Sales Fidalgo P.A.,Instituto Portugues Of Oncologia Of Coimbra |
Felip E.,Hebron University
Expert Opinion on Investigational Drugs | Year: 2014
Introduction: Small-cell lung cancer (SCLC) accounts for 15-20% of all lung cancer cases with few advances made in the systemic treatment and outcomes for extensive-stage SCLC. Many strategies have been evaluated over the past 15 years but none of these approaches has resulted in improved survival rates for patients with SCLC. The IGF receptor (IGF-R) pathway represents a potential actionable target in SCLC patients. Indeed, the IGF-R pathway is involved in cancer development and progression and regulates different vital processes including fetal development, growth and metabolism.
Thabayneh K.M.,Hebron University
Radiation protection dosimetry | Year: 2013
The activity concentrations of naturally occurring radioactive materials such as (226)Ra, (238)U, (232)Th, (40)K and (137)Cs were measured for 44 plant samples collected from different locations in the northwestern region of the West Bank, Palestine, using high-resolution gamma ray spectroscopy. The activity concentrations of radionuclides in the investigated plant samples ranged from 7.5 to 157.6 Bq kg(-1) for (226)Ra, 7.5 to 66.1 Bq kg(-1) for (238)U, 1.8 to 48.5 Bq kg(-1) for (232)Th, 14.3 to 1622 Bq kg(-1) for (40)K and <0.1 to 4.7 Bq kg(-1) for (137)Cs. The average values of these activities were 48.3, 26.5, 10.1, 288.0 and 2.2 Bq kg(-1), for (226)Ra, (238)U, (232)Th, (40)K and (137)Cs, respectively. The study presents the total gamma radiation dose rate assessed from natural radionuclides,(137)Cs and cosmic radiation, the dose rate of each radionuclide and the effective dose for all the samples. The radiological health implication to the population that may result from these doses is found to be low, except in few cases. The measurements have been taken as representing a baseline database of values of these radionuclides in the plants in the area.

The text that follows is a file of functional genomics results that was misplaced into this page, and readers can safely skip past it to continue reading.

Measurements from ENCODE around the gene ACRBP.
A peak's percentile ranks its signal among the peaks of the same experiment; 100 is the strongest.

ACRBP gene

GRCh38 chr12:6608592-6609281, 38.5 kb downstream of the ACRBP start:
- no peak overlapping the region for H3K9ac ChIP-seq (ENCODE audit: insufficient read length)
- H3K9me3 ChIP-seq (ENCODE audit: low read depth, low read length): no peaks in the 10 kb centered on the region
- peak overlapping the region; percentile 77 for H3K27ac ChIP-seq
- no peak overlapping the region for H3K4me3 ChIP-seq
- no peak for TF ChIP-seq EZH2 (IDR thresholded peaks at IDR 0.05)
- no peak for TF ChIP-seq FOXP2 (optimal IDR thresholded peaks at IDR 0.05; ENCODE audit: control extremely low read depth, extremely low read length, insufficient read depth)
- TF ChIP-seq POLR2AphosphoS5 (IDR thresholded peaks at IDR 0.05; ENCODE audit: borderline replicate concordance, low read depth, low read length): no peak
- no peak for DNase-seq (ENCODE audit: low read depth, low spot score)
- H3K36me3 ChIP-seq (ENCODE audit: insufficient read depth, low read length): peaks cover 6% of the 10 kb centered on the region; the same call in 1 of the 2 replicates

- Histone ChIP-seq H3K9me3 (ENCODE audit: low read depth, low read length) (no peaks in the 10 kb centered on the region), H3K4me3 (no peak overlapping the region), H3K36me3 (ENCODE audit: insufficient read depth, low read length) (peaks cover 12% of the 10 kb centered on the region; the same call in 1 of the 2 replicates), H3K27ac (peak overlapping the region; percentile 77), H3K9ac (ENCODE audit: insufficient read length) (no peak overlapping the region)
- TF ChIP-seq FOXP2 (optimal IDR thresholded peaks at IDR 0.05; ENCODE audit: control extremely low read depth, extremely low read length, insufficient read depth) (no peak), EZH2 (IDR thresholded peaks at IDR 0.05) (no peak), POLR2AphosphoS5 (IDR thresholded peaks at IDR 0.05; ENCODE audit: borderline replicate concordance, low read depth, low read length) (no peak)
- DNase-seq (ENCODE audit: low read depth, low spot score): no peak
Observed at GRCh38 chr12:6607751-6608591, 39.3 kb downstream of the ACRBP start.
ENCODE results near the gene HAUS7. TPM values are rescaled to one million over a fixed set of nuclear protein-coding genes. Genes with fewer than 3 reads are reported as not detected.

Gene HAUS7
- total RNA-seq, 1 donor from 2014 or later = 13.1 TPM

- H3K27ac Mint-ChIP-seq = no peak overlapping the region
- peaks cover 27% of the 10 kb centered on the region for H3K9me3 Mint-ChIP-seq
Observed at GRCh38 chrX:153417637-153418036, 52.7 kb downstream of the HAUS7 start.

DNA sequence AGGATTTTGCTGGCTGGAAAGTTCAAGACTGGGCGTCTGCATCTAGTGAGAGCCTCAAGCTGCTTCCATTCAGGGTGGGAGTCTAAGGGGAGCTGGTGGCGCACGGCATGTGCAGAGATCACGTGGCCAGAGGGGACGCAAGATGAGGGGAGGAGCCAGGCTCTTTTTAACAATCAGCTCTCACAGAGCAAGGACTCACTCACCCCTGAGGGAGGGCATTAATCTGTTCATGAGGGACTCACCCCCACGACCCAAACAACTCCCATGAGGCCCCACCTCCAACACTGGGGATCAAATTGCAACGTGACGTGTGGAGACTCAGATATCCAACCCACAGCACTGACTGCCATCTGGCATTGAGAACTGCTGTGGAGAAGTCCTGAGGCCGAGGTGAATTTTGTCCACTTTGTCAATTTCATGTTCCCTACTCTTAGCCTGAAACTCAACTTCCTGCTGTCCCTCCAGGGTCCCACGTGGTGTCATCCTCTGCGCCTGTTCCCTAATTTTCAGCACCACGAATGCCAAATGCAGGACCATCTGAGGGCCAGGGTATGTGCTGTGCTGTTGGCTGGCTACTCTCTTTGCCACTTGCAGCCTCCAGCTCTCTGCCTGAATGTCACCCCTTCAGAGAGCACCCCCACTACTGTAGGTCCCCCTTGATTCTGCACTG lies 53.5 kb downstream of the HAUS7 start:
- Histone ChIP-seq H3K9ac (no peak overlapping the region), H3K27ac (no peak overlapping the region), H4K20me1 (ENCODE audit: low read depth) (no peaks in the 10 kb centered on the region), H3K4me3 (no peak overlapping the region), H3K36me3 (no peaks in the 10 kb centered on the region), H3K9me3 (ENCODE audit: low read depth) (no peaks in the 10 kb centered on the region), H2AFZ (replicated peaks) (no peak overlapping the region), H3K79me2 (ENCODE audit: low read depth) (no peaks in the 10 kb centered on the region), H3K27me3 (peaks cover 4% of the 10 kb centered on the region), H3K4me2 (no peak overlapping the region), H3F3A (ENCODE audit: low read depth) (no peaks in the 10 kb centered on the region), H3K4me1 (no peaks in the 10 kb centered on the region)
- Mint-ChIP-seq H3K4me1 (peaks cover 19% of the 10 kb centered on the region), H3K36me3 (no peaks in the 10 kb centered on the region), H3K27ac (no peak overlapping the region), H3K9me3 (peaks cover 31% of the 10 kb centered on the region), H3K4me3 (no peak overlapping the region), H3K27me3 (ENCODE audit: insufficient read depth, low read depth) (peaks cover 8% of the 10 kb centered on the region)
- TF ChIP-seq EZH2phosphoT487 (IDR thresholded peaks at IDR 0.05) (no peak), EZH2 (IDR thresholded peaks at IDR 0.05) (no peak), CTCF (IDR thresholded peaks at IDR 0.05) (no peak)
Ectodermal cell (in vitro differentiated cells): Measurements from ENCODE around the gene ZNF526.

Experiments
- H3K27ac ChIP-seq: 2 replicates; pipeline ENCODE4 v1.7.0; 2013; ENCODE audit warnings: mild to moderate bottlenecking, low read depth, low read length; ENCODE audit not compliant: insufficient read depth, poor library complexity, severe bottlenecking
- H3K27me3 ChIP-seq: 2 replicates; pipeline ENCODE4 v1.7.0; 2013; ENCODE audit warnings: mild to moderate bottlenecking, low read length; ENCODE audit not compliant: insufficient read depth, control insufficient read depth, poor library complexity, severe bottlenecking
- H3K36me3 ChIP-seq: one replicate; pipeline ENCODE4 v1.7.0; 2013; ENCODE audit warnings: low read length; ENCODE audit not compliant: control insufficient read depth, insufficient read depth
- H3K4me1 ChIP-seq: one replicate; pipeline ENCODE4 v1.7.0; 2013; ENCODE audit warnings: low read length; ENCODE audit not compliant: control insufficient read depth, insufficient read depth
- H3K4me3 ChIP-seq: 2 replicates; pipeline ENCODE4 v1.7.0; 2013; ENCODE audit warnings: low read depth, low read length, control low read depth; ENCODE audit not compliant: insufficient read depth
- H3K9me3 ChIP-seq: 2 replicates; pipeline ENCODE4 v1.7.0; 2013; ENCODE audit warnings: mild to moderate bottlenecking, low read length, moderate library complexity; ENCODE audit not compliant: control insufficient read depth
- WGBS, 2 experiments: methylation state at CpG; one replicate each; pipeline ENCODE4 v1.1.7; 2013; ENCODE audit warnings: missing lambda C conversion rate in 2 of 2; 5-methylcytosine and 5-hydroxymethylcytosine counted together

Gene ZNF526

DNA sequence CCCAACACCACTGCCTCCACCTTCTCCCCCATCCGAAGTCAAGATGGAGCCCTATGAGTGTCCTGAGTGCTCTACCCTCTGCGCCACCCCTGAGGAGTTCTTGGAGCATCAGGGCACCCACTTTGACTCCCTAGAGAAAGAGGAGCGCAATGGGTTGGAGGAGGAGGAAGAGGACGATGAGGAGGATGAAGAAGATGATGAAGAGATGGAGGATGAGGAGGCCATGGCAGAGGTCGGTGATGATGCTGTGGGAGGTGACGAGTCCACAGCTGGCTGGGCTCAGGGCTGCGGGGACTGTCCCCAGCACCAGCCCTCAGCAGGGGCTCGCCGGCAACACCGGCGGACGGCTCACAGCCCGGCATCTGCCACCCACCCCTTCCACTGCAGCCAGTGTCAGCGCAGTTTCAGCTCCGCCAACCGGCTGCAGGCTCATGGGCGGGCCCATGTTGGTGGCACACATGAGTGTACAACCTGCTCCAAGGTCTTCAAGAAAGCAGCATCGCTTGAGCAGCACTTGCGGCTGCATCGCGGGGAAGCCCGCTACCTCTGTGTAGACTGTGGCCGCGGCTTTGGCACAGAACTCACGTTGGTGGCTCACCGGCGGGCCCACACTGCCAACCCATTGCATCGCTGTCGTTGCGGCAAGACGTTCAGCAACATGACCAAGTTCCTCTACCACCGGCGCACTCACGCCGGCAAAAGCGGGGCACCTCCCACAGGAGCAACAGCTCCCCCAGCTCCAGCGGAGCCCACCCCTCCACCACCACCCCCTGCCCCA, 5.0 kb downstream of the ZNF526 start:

Gattarello S.,Hebron University
Current Infectious Disease Reports | Year: 2015
Despite all published literature, controversies remain about the optimal antibiotic treatment in community-acquired pneumonia. The most debated issue is whether it is necessary to empirically start one or two antibiotics, i.e. whether or not to cover atypical agents. A review of the literature published from 2005 to present was completed, searching for new insights in antibiotic treatment in community-acquired pneumonia (CAP) focusing on monotherapy versus combined therapy. Forty-one articles were identified enrolling outpatients, and patients admitted to the ward and to the intensive care unit: 11 were meta-analyses, 8 clinical trials and 22 observational—prospective and retrospective—studies. Although controversies remain in the treatment of CAP, the use of combination therapy seems to be associated with a lower mortality in case of severe CAP that requires intensive care unit (ICU) admission, especially when a beta-lactam–macrolide association is delivered. Moreover, combination therapy is associated with better outcomes—although not always with a lower mortality—in cases of non-ICU patients with risk factors for a poor outcome, bacteraemic pneumococcal pneumonia and high suspicion of infection by atypical agents. In this setting, it appears that the best choice of treatment may be a beta-lactam–macrolide regimen. © 2015, Springer Science+Business Media New York.
Mohammad A.G.,Hebron University |
Adam M.A.,Hebron University
Catena | Year: 2010